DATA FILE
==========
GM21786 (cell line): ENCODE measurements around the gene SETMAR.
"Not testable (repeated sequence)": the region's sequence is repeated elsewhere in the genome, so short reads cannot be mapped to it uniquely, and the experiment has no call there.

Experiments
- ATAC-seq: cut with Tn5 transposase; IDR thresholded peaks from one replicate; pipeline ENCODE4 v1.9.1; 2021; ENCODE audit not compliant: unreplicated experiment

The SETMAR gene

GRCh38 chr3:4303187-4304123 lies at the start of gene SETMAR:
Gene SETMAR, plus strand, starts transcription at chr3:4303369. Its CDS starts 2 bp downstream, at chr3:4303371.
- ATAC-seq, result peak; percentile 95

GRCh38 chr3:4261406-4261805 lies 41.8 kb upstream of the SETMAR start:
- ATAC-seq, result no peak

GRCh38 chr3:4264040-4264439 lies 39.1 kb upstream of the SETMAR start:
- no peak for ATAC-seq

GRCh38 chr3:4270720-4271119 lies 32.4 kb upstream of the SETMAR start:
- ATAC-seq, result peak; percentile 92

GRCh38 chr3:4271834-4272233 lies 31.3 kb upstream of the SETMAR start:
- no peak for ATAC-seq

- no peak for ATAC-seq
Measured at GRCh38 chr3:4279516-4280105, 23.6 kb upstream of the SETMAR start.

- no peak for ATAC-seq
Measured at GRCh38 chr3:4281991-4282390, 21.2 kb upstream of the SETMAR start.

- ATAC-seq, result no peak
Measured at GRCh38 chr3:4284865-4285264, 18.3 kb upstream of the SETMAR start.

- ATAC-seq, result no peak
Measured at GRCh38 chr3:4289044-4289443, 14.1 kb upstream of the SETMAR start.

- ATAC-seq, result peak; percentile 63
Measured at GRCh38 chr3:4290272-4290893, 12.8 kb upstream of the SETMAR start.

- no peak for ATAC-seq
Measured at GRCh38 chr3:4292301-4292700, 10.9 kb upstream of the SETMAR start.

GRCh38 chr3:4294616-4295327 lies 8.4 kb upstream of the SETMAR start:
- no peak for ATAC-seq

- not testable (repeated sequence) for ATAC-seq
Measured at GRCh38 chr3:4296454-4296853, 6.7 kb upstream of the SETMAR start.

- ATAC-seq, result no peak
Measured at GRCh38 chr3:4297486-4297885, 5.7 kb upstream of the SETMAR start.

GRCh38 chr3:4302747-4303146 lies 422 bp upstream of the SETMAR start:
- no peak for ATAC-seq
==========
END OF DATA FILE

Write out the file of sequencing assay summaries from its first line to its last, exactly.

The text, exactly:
GM21786 (cell line): ENCODE measurements around the gene SETMAR.
"Not testable (repeated sequence)": the region's sequence is repeated elsewhere in the genome, so short reads cannot be mapped to it uniquely, and the experiment has no call there.

Experiments
- ATAC-seq: cut with Tn5 transposase; IDR thresholded peaks from one replicate; pipeline ENCODE4 v1.9.1; 2021; ENCODE audit not compliant: unreplicated experiment

The SETMAR gene

GRCh38 chr3:4303187-4304123 lies at the start of gene SETMAR:
Gene SETMAR, plus strand, starts transcription at chr3:4303369. Its CDS starts 2 bp downstream, at chr3:4303371.
- ATAC-seq, result peak; percentile 95

GRCh38 chr3:4261406-4261805 lies 41.8 kb upstream of the SETMAR start:
- ATAC-seq, result no peak

GRCh38 chr3:4264040-4264439 lies 39.1 kb upstream of the SETMAR start:
- no peak for ATAC-seq

GRCh38 chr3:4270720-4271119 lies 32.4 kb upstream of the SETMAR start:
- ATAC-seq, result peak; percentile 92

GRCh38 chr3:4271834-4272233 lies 31.3 kb upstream of the SETMAR start:
- no peak for ATAC-seq

- no peak for ATAC-seq
Measured at GRCh38 chr3:4279516-4280105, 23.6 kb upstream of the SETMAR start.

- no peak for ATAC-seq
Measured at GRCh38 chr3:4281991-4282390, 21.2 kb upstream of the SETMAR start.

- ATAC-seq, result no peak
Measured at GRCh38 chr3:4284865-4285264, 18.3 kb upstream of the SETMAR start.

- ATAC-seq, result no peak
Measured at GRCh38 chr3:4289044-4289443, 14.1 kb upstream of the SETMAR start.

- ATAC-seq, result peak; percentile 63
Measured at GRCh38 chr3:4290272-4290893, 12.8 kb upstream of the SETMAR start.

- no peak for ATAC-seq
Measured at GRCh38 chr3:4292301-4292700, 10.9 kb upstream of the SETMAR start.

GRCh38 chr3:4294616-4295327 lies 8.4 kb upstream of the SETMAR start:
- no peak for ATAC-seq

- not testable (repeated sequence) for ATAC-seq
Measured at GRCh38 chr3:4296454-4296853, 6.7 kb upstream of the SETMAR start.

- ATAC-seq, result no peak
Measured at GRCh38 chr3:4297486-4297885, 5.7 kb upstream of the SETMAR start.

GRCh38 chr3:4302747-4303146 lies 422 bp upstream of the SETMAR start:
- no peak for ATAC-seq